The Trustees must act fairly towards the beneficiaries and, if there is more than one, treat them equally, balancing their interests. They also have a duty of care under the Trustee Act 2000 to “exercise such care and skill as is reasonable in the circumstances”.
In addition, the Trustees will normally have different powers when it comes to dealing with the Trust. These terms are defined by law and usually will be stated within the terms of the Trust, too.
How do you choose a Trustee?
If you need to appoint a Trustee in your Will, like with an Executor, this should be a person you trust and who you feel can deal with their role and handle the responsibility. You should consider who will be the best fit for the role and who can deal with all of the duties that they will be required to undertake.
When our local solicitors for Wills are drafting a Will which contains trust provisions, we would usually suggest that you appoint at least two Trustees. This is key for two reasons: 1), if one of your named Trustees is unable or unwilling to act, there will be someone who can take their place and 2), if the Trust contains a property as an “Asset of the Trust”, there is a legal requirement for at least two Trustees to act and deal with the legal ownership of the property.
If there is only one Trustee appointed or able to act when it comes time to deal with the Trust in your Will, the remaining Trustee could choose to appoint a second Trustee to increase the number of Trustees to two. However, many people would prefer to appoint their own Trustees rather than relying on the remaining Trustee to choose.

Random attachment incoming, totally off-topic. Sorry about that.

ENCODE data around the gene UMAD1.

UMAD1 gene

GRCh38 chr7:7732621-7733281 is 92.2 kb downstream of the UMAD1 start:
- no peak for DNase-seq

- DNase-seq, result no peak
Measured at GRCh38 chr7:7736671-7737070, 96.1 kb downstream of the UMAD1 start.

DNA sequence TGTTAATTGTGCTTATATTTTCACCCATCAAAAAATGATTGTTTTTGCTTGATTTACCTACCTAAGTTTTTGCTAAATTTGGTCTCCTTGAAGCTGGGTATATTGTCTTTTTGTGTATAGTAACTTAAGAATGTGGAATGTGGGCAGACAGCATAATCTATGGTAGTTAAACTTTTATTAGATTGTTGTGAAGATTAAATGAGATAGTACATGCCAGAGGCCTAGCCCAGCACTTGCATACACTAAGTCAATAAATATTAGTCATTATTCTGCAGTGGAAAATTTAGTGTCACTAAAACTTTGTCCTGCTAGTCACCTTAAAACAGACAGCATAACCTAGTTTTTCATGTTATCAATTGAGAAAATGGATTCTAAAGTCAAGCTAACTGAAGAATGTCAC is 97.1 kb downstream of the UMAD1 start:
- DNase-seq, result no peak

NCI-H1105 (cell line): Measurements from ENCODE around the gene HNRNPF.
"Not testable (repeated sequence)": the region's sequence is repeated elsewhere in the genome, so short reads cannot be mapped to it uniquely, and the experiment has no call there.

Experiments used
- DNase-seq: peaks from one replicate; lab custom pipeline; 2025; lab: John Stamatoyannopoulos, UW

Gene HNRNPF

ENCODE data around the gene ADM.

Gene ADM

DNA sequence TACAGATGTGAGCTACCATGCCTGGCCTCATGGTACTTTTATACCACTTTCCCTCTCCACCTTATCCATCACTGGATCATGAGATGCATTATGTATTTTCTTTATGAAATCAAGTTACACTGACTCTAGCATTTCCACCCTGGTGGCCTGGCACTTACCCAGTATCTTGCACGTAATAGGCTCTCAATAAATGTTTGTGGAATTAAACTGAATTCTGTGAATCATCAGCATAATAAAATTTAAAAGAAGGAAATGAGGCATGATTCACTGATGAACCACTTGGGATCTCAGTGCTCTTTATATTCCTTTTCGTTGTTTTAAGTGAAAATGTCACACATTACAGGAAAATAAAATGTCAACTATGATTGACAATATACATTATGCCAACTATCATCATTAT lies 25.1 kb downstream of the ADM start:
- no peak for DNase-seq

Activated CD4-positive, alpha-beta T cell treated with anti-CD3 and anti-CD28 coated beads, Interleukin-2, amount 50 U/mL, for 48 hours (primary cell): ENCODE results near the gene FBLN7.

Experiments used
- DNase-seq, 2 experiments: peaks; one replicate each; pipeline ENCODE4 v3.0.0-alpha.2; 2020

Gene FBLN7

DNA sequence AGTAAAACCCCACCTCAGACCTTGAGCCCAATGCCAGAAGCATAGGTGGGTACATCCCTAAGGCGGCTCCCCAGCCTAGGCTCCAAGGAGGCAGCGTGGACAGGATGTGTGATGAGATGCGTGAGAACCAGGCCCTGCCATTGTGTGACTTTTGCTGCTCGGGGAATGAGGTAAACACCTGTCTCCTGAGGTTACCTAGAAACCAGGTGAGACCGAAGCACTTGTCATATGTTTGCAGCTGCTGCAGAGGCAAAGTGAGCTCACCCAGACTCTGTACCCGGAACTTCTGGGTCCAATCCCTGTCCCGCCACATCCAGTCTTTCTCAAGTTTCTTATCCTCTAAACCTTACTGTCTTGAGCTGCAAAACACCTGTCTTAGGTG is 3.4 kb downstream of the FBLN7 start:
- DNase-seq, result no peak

How do I include a Trust in my Will?
Quite often, a Trust will arise in a Will without the person making the Will even realising. For example, if a minor or a person without mental capacity are named in a Will as a beneficiary, this could lead to a Trust.
In other cases, a Trust will be purposefully written into a Will, such as a Discretionary or Disabled Trust.
To ensure that your Will is correctly drafted and to prevent any issues with your Will once you have died, you should always seek legal advice when making your Will. You can contact our expert team of Wills, Trusts, Tax and Probate Solicitors to arrange an appointment online, here, or email email@example.com. Our team of local solicitors for Wills have excellent five- star reviews; you can read them online, here.